Learning and teaching early math

Posted: - Modified: | parenting

I was delighted to find a textbook called Learning and Teaching Early Math: The Learning Trajectories Approach at an EarlyON drop-in centre. The Esso Family Math program reminded me to talk to A- about math concepts beyond counting, and it was great to learn about math in early childhood education in even more detail.

Subitizing: This is about instantly recognizing small groups without counting them. The key tip was: “Use small number words in everyday interactions as often as you can.” S straight-line arrangements of homogeneous objects are the easiest, then rectangular, then scattered. Presenting different groupings can help kids learn how to add groups up to get a total.

Counting: When A- counts too quickly, she sometimes misses items or double-counts. I can encourage her to focus on accuracy by saying something like, “Slow down and try very hard to count just right.” Pointing, touching, or moving items can help. This is a good time to introduce board games.

Comparing, ordering, and estimating: Number lines are hard to work with. 10-frames might be a good starting point. Estimating can be helped by subitizing and using benchmarks. Games to play: building stairs that are missing a step, matching place settings, asking “Who is older?,” asking “Is it fair?”

Arithmetic: Predict, then count to check. “Counting up to” can lead to subtraction (5, 6, 7, 8). When A- starts doing math in school, it can be good to help her learn how to use her non-writing hand to count as a way of confirming. The textbook had a good breakdown of different types of problems and their difficulty: change-plus, part-part-whole, change minus; a + ? = b; ? + a = b. Showing dot diagrams can help with subitizing and decomposition. (6 = 0 + 6 = 1 + 5 = …) Break apart to make 10. See which numbers can be shown with the same number of fingers raised on each hand.

Spatial thinking: Feely box? Also, talking about patterns, landmarks. Taking pictures of things and their immediate surroundings, then going on a scavenger hunt. Make my picture. Shadows.

Shape: Don’t forget to show different variants instead of just typical triangles, etc. Identify squares as a special type of rectangle. Talk about attributes (points, sides, …). Show distractors. Secret sorting – guess my rule.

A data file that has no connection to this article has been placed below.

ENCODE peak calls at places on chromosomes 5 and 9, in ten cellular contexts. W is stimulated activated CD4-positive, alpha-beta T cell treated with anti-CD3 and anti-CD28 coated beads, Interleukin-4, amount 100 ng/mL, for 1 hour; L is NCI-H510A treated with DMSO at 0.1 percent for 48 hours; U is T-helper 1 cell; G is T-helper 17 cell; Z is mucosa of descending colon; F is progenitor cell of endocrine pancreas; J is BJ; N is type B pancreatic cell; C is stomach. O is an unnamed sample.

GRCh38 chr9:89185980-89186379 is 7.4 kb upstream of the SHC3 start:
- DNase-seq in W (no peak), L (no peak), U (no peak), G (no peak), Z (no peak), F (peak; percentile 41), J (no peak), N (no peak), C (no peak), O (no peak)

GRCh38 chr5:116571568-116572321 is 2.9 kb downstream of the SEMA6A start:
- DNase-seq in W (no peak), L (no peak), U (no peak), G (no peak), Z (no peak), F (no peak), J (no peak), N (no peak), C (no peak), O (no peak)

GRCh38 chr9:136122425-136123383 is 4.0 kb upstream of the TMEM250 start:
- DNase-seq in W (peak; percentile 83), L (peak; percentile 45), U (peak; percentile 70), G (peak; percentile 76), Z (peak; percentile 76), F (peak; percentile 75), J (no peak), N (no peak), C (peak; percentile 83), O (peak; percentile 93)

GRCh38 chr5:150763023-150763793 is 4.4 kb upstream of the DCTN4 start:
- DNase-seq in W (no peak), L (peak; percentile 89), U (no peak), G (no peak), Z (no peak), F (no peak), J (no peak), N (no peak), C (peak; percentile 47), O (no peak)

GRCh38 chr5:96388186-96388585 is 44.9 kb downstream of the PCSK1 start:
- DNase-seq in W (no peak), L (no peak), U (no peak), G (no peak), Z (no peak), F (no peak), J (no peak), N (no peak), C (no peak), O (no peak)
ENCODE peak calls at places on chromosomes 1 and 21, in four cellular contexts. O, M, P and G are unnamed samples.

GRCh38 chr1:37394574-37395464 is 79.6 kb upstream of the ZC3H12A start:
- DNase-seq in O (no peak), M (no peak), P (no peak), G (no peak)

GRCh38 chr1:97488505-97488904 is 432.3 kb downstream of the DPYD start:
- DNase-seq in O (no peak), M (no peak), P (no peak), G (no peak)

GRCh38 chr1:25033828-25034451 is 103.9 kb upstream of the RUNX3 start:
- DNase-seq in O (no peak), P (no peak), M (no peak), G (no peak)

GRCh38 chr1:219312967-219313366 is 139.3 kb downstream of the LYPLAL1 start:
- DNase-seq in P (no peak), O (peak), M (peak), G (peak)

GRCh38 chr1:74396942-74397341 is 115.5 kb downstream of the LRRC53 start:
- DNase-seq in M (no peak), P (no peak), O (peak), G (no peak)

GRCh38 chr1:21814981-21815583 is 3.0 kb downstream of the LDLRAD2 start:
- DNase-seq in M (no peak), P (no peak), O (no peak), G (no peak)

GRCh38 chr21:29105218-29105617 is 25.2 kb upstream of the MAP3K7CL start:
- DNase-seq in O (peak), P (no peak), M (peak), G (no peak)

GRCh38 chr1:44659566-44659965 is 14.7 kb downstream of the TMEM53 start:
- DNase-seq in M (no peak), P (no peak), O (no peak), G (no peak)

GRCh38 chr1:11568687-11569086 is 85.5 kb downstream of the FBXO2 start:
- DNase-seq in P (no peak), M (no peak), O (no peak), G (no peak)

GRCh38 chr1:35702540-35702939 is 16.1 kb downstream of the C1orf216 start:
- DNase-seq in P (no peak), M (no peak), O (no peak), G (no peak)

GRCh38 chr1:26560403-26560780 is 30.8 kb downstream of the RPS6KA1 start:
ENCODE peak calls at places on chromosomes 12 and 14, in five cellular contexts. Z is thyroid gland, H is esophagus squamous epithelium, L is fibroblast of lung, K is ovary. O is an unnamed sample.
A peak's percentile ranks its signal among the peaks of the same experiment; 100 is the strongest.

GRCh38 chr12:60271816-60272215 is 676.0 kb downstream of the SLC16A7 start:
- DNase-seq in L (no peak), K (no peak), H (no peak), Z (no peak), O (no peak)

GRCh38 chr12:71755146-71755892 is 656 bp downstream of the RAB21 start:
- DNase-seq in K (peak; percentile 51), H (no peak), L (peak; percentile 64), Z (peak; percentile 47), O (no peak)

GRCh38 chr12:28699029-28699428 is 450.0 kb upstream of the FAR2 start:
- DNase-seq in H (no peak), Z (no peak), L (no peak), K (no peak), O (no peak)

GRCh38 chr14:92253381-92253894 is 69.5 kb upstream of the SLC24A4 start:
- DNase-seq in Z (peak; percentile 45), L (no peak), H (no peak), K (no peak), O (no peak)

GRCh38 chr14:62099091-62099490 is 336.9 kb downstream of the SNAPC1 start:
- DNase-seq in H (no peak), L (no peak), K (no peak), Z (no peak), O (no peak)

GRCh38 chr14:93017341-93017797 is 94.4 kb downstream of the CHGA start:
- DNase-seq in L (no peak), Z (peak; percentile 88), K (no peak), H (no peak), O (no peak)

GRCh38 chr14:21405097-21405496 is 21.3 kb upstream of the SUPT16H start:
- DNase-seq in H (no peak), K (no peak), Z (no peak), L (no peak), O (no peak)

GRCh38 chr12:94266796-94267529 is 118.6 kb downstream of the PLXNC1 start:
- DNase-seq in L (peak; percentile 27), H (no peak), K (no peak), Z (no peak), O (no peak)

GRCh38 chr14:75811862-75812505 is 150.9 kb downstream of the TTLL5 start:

Composition and decomposition of shapes: Pre-composer, piece assembler, picture maker, shape composer, substitution composer, shape composite iterator, shape composer with superordinate units. Block & LEGO building: planned, systematic; verbal scaffolding. Agam program? Pattern block: outlines, vertices, matching sides, internal lines.

Geometric measurement: Standard rules are more interesting and meaningful? Teaching kids to line up endpoints. Cut pieces of string to help with indirect measurement. Subskills: iteration, zero point, alignment. Logo programming can be helpful. Talk about bigger, smaller, longer, shorter. Area is hard; try folding/cutting/moving paper. Talk about capacity/volume, angle, finding similar angles.

Patterns: Not just visual patterns (ABAB) – the search for mathematical regularities and structures. Be careful about using = – don’t use it to list objects (John = 8, Marcie = 9), numbering collections (III = 3), strings of calculation (20 + 30 = 50 + 7 = 57 + …). Provide variety (ex: 8 = 12 – 4). Contrast with > and <. All math is a search for patterns, structure, relationships.

How do you know? is a very powerful question. Ask it to get kids reflecting on how they figure things out. Challenging tasks result in better long-term memory. Promote a growth mindset instead of a fixed one. Well-designed computer manipulatives can be worthwhile.


  • Talk about bigger numbers (4-10) for sets of present, visible objects
  • Discuss math while reading
  • Keep fathers involved
  • Talk about geometry and spatial relationships
  • Do puzzles, play math games
  • Cook with kids
  • Have high to very high expectations
  • Don’t worry about base 10 blocks, etc.

The book mentioned that many early educators tend to spend just a little time on math, and may even have a bit of math anxiety themselves. I like math, so it might be good if I handle sneaking in more of it during play time. Based on this, I think I’m going to try:

  • Bringing a die around so that we can use it for subitizing practice and impromptu dice/board games
  • Looking for developmentally-appropriate spatial puzzles at the drop-in centres
  • Using more comparative language (bigger/smaller) when we’re playing with playdough
  • Making up patterns and talking about patterns I see around me (“I noticed that…” “What do you think the next one will be?”)
  • Taking advantage of A-‘s interest in fairness, comparison, etc.
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